A while ago my phone rang and well, when my phone rings I think, do I really want to answer this. My decision would be biased free since I don’t have call display to discriminate with. It is just that I find answering the phone, any phone, is sometimes a bit of a chore but I thought optimistically that perhaps I could handle it. The lady on the other line asked for Thomasina Pidgeon, while I thought do I say yes to this question? They are using my last name and that could be serious. Also, if I say yes, I likely would have to be on the phone for longer. If I say no, well, then my chance of getting brain cancer from cell phone use is significantly shorter as is having to talk about the weather. Logic over fantasy prevailed and I confirmed to her that yes, the one who answered the phone was the one she was looking for.
She replied in an excited voice, 'oh great! It was so hard to track you down. I had to find you through the internet and blah blah blah...' My attention managed to stay focused long enough to realize this wasn't student loans or any of those kinds of calls which are preferred avoided. Rather, this woman was calling for different reasons. She asked me if I remembered climbing in a commercial for a Texas hospital 3 years ago and immediately images of me at the audition, pretending to climb and then me stumbling and losing my balance in front of the camera flashed through my head. I thought to myself, oh god, how could anyone forget that experience.
Despite my stumble, I managed to get the part. The filming took part on a cold dreary day and I found myself in a proper dressing room trailer face to face with a real make-up artist while shivering wearing just a tank top and pants tight enough for god knows what. I had to climb wet crack and wet slab which can be challenging enough but first I had to warm up by wrestling the hardest sport route in Canada, while wearing a full rack (“ for realistic purposes”). The director decided dream catcher should be in part of my climbing adventure because of its "artistic beauty and the angles of walls". I explained to her that dream catcher was really, really hard and had been done by only one person (at the time) and realistically, I may not do to well. She didn't seem to mind and replied with "well, as long as you can do just a few moves" then we'll have enough footage. Fair enough; I was her monkey for the day.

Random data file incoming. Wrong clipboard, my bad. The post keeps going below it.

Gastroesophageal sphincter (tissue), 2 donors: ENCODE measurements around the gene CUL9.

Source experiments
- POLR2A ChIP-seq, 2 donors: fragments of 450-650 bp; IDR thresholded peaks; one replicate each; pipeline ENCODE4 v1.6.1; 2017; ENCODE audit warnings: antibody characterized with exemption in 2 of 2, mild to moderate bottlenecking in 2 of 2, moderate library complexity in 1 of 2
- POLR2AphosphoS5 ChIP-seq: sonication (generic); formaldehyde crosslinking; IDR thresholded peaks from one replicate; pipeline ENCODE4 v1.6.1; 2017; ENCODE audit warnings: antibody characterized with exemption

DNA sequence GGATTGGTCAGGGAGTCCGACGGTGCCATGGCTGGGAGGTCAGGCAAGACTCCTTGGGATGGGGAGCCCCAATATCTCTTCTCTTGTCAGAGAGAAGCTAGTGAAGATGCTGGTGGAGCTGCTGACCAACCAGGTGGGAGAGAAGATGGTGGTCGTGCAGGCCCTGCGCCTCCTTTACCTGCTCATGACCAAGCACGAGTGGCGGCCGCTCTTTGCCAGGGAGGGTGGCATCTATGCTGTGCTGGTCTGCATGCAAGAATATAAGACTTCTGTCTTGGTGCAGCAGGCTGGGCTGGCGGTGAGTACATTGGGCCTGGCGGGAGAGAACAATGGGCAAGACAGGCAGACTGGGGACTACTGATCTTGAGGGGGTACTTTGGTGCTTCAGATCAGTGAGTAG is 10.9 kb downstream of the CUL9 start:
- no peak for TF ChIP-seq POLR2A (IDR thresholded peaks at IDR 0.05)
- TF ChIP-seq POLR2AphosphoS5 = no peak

The big bonus came a few days later when I got to fly in a helicopter for their first time. I found myself climbing a never done crack that had very sparse gear along the way which meant the trad rack I had attached to me actually served its purpose. The adventure finally ended when they awkwardly landed the helicopter on the very small tip of the mountain that I had obviously ‘conquered’. The helicopter and cameraman then circled above me while I was left to take in the beautiful view of Squamish which I had never seen. And for another bonus, I got paid to climb!
Back to the phone call, it turns out the hospital was wanting to re-run the commercial and she was wondering if it would be ok with me while not failing to mention "but of course Thomasina, the hospital will pay you only half of what you made doing the commercial. You are allowed to bargain but I think it's a good deal. Does that sound fine with you?" I paused and thought, really, is this for real? Someone wants to give me money and I am actually allowed to bargain? It seemed unreal. I had just got back from my winter road trip and was broke and looking for work. Finally, I realized it wasn't a prank and after a short pause I replied, that yes indeed the offer seemed fair and here's my address.
Lesson learned: answering the phone can sometimes be a good thing.
Here is one of the drafts of the commercial: